There's a website that promotes daily journaling with all sorts of incentives like the challenge this month of writing 750 words every day. It gives you badges, tracks the time it took you to write it, and lets you earn points etc for each day that you complete the 750 words. March seems like a good self-development month to me, I think because it's the start of spring weather and everything gets a fresh start. So, let's see where this goes.
(This is also a HIGHLY effective procrastination tool for things like senior theses.)
This weekend was so unbelievable. Staam performed so well on Saturday! and I have never been prouder of our performance. We seriously nailed it, and I was still feeling the music high the next afternoon. Even without an after party, the get-together at one member's apartment was the perfect group ending to the night. However, there was definitely a price to be paid. Last week we had rehearsal or a performance every night, for seven days straight, and my voice was destroyed yesterday. I had also been fighting off the infections of everyone around me all week as one after another our members fell victim to colds and fevers and aches and pains. I took Rachel to the airport yesterday morning and when I came back, slept for two and a half hours. Somehow, my body knew what it needed and took it forcefully. Then, today I also slept in, waking up at 12:15 for my noon class--oops! I may not have been very productive but I do feel a lot better--way more rested and definitely more awake and ready to go (I even feel less sick, which is great).
Okay, so it turns out that 750 words is a lot. As in, at the end of that last paragraph I had 286 words. The real thing, though, is that I think the entries are supposed to be somewhat stream of consciousness. (Too bad stream of consciousness is a bit revealing to be publishing directly. I think I'll be a bit more circumspect.)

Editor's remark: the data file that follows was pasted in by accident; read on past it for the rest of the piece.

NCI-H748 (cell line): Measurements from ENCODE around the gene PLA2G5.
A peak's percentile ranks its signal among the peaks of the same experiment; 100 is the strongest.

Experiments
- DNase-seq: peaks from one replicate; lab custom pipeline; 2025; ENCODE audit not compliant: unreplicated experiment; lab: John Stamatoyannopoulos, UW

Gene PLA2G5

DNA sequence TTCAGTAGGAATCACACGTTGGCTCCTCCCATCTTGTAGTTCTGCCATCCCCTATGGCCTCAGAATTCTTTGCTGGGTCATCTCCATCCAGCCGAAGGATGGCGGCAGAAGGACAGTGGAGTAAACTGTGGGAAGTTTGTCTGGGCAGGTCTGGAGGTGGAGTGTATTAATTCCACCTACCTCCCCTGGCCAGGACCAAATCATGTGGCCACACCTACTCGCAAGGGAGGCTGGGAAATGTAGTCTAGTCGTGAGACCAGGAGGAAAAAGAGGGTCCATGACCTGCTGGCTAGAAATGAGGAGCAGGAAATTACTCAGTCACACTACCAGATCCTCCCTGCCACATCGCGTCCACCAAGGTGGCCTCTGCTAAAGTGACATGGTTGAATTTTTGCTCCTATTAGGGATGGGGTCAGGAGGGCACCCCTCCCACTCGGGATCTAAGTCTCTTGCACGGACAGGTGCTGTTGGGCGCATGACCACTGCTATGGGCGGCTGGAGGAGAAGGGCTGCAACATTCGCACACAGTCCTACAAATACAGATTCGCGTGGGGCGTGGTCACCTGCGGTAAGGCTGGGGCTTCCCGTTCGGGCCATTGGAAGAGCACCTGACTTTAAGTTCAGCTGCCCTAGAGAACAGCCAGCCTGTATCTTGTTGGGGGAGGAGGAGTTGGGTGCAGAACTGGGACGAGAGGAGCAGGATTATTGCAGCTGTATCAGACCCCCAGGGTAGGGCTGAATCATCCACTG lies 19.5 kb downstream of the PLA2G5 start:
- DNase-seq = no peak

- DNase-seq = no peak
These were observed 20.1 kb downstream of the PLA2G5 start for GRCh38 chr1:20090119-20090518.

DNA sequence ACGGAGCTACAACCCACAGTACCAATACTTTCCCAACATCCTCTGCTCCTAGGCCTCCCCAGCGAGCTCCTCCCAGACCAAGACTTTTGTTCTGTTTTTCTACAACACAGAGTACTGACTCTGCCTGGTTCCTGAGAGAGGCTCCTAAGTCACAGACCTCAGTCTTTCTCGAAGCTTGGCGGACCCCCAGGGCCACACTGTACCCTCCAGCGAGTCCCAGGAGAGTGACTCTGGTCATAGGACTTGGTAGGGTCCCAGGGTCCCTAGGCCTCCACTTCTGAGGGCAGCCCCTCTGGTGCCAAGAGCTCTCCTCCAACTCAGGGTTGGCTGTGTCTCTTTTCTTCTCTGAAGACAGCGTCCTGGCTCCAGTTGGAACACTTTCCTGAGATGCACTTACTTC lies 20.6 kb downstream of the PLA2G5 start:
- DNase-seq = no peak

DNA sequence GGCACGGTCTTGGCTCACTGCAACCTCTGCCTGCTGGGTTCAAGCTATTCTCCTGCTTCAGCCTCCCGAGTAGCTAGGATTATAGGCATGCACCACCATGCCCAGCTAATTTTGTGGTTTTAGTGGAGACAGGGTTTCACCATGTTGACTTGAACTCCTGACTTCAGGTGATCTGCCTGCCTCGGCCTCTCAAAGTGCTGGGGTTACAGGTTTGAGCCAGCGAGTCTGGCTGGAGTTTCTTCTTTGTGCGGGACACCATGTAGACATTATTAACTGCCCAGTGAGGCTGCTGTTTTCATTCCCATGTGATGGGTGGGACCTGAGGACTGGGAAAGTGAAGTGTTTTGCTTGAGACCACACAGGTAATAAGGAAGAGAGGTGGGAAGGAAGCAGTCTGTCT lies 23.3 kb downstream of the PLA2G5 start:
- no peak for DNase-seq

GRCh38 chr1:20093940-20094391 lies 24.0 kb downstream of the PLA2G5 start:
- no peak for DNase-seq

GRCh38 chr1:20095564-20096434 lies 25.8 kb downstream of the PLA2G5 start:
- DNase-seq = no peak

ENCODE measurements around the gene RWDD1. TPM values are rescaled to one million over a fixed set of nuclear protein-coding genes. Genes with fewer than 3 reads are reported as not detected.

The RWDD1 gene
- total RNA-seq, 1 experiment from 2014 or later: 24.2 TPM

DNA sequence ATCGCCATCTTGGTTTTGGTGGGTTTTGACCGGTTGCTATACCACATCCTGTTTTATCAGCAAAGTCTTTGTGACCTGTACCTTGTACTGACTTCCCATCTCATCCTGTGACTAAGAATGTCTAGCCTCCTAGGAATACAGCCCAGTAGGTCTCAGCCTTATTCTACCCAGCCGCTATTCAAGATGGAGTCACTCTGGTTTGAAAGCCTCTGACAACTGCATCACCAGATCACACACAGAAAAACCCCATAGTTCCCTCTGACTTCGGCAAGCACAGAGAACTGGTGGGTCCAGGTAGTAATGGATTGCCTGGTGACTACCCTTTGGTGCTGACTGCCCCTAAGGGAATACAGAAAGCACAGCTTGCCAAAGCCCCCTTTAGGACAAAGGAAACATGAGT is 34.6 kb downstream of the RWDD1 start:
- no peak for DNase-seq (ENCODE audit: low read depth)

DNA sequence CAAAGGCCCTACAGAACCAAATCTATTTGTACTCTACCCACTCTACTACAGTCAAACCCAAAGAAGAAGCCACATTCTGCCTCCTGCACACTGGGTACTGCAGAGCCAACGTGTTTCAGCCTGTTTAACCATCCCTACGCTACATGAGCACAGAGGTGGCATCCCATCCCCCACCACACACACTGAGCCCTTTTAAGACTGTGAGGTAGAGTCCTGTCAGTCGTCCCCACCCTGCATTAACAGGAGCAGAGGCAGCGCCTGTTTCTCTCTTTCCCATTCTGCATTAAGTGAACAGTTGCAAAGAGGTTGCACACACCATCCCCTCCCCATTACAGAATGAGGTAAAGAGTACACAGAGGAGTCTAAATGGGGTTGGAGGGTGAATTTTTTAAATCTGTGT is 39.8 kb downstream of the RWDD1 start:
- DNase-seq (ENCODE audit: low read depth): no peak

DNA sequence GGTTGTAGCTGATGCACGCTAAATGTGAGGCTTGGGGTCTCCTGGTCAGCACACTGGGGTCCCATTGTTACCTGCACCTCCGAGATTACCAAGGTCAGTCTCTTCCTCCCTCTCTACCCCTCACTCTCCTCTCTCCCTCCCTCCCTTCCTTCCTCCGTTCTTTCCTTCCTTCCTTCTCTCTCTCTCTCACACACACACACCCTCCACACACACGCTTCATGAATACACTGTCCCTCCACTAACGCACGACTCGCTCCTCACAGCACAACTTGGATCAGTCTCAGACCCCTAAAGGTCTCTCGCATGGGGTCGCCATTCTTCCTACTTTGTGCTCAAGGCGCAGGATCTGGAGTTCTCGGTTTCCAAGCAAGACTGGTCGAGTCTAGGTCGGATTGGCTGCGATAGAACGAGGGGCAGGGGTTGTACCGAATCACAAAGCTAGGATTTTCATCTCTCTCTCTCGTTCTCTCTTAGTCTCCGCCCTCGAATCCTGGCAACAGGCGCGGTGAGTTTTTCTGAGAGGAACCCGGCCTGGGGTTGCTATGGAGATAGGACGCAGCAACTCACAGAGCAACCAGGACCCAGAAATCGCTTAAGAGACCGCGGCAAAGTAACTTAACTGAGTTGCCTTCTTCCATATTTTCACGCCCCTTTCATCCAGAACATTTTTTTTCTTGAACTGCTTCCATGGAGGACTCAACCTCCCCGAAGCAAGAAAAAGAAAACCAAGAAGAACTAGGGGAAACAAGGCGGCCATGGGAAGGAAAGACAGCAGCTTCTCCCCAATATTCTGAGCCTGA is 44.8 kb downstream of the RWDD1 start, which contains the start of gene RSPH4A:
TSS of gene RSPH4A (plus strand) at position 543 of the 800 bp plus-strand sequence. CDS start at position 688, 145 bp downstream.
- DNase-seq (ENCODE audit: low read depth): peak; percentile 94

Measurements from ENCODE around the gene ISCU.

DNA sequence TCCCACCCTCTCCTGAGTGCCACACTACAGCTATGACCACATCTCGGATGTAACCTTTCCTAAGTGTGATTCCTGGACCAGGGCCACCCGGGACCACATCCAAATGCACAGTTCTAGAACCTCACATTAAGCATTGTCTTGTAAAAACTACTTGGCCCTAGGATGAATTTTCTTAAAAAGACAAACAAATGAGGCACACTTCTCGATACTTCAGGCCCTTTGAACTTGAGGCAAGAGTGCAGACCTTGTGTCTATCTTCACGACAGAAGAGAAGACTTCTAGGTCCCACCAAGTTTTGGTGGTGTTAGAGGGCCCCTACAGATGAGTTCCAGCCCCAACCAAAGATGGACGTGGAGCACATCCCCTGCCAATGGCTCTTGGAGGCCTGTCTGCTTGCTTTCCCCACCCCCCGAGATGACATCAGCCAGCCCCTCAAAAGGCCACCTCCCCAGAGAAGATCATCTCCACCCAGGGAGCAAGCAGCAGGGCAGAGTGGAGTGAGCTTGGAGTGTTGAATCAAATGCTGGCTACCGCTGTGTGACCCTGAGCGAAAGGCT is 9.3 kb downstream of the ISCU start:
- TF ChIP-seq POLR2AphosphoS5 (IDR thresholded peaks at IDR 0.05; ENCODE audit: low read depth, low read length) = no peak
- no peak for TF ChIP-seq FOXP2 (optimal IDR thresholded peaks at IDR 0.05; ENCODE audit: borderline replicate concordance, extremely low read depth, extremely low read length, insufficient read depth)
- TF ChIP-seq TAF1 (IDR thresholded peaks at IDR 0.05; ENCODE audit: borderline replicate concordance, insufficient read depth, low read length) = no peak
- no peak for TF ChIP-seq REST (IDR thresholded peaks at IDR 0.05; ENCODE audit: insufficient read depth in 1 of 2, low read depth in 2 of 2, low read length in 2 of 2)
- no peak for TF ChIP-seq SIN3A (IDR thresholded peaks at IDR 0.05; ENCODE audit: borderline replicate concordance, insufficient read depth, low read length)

I was reading two stories for my fiction class today--one that I expected to be good and one I expected to be mediocre--and I was surprised by both of them. The allegedly mediocre one was a slap in the face for being judgmental: the story was raw and visceral even as it was very true to the author's voice. The allegedly good story was good, but it it did not startle me the way the other one had.
When I read short stories, they all seem to strike me as having the same tone: a bit flat, monotone, melancholic; I don't know if that reflects the uniform struggle to find ordinary things beautiful, or the natural strange, or the unnatural warm and reassuring, or whether it's not a reflection of any of those things but instead the descriptive quality of them, the way the authors craft pithy, excellent descriptions and sentences and intense metaphors for a single moment of literary bliss. I can't tell if I approve of this, or if I like it or not. On the one hand, the well-written ones evoke a sadness in my heart, an ache that makes me want to read more of them; on the other hand, after too many short stories I feel like I need to watch something peppy and happy, or at the very least beautiful and not dingy and dark. But some stories evoke the beautiful, the joyful, the sadness paired with the uplifting. I don't know exactly what it is, but somehow all of these short stories: the disheartening ones, the uplifting ones, the strange ethereal ones, all leave me with the same sensation.
Maybe it's that I've forgotten how it used to feel when I would finish a book and want to immediately read it again, or that sense of loss because the rest of the story can only exist marginally in your mind, whereas before it existed truly before you, played out in the ether in front of your mind's eye.
I'm nervous to have my story read by my peers. I was rereading some of it today and I had forgotten I had put some of the developments in--the ending still surprised me a little, I had forgotten the degree to which I had introduced madness into the plot. I can't tell if what I wrote is crafted well--I think the essential story is interesting (if I dare say so myself), but I don't know that I worked hard enough to make the imagery pop and the rhythm fluid.